A phenomenological study on historically black colleges and universities African American male presidents using student affairs as a career pathway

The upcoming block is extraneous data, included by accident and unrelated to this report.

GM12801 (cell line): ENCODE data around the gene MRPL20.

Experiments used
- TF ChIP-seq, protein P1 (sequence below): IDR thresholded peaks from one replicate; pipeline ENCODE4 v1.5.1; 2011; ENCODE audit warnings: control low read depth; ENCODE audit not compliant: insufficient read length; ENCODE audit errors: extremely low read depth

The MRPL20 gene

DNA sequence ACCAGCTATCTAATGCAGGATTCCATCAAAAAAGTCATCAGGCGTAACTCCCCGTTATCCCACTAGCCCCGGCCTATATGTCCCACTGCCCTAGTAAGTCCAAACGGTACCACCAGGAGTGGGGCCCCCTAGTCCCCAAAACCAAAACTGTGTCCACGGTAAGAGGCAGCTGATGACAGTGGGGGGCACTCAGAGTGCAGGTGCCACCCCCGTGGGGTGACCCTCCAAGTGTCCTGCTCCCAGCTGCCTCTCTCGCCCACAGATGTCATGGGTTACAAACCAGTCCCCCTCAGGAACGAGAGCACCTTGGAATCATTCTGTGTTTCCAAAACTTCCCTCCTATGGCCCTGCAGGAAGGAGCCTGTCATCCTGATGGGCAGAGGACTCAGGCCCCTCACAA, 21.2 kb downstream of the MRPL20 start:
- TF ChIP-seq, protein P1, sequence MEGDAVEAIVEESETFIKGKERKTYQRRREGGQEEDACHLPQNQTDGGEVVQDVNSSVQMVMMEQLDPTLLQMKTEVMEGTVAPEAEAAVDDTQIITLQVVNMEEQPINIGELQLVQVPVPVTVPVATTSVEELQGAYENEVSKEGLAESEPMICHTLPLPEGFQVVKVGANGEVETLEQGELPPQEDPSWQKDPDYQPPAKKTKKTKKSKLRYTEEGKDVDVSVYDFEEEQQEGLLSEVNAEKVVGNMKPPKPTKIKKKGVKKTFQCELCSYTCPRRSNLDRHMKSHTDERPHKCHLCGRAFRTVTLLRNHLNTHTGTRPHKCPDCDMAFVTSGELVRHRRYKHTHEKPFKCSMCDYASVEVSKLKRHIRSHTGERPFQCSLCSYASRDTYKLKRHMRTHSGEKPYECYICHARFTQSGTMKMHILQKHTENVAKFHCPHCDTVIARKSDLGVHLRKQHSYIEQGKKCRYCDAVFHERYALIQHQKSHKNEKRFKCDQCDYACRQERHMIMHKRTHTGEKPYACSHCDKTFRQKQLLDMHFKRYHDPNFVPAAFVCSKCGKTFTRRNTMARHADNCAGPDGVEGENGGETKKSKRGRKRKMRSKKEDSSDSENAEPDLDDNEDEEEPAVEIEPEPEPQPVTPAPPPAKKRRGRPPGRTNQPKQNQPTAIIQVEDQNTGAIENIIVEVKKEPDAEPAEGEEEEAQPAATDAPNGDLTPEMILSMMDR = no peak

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The purpose of this study is to create a detailed profile of Historically Black Colleges and Universities (HBCUs) African American male presidents with Chief Student Affairs Officer (CSAO) experience. HBCUs are currently in the midst of a leadership crisis and the attrition rate of presidential leadership at HBCUs is direr than that of Predominantly White Institutions (PWIs). While facing the tumultuous leadership climate, HBCUs are considering hiring presidents who possess a non-traditional career pathway, meaning those who have never served as Chief Academic Officer (CAO). As the role of the HBCU leader has evolved over time into the complex, multifaceted job functionality of the modern-day president, it is vital to have an individual who is well versed in a multitude of areas including fundraising and crisis management. Currently, an individual with CSAO experience leads less than five percent of HBCUs. Most of the research conducted on American college presidents’ focuses primarily on Predominantly White Institutions and the traditional career pathway of rising through the ranks of the faculty until being promoted into the academic administration. This study will use a qualitative approach to provide a thorough analysis of the path to the HBCU presidency by individuals with CSAO experience. A normative career ladder for the HBCU presidents with CSAO experience will also be described as a result of this study. To execute this study, HBCU presidents with CSAO experience were interviewed to gain their perspectives on their preparation, search process, and ultimate acceptance. This study will serve as a guide for current student affairs practitioners who have a desire to lead a HBCU, board members who are held responsible for hiring HBCU leaders, and researchers who study the career pathways of university presidents.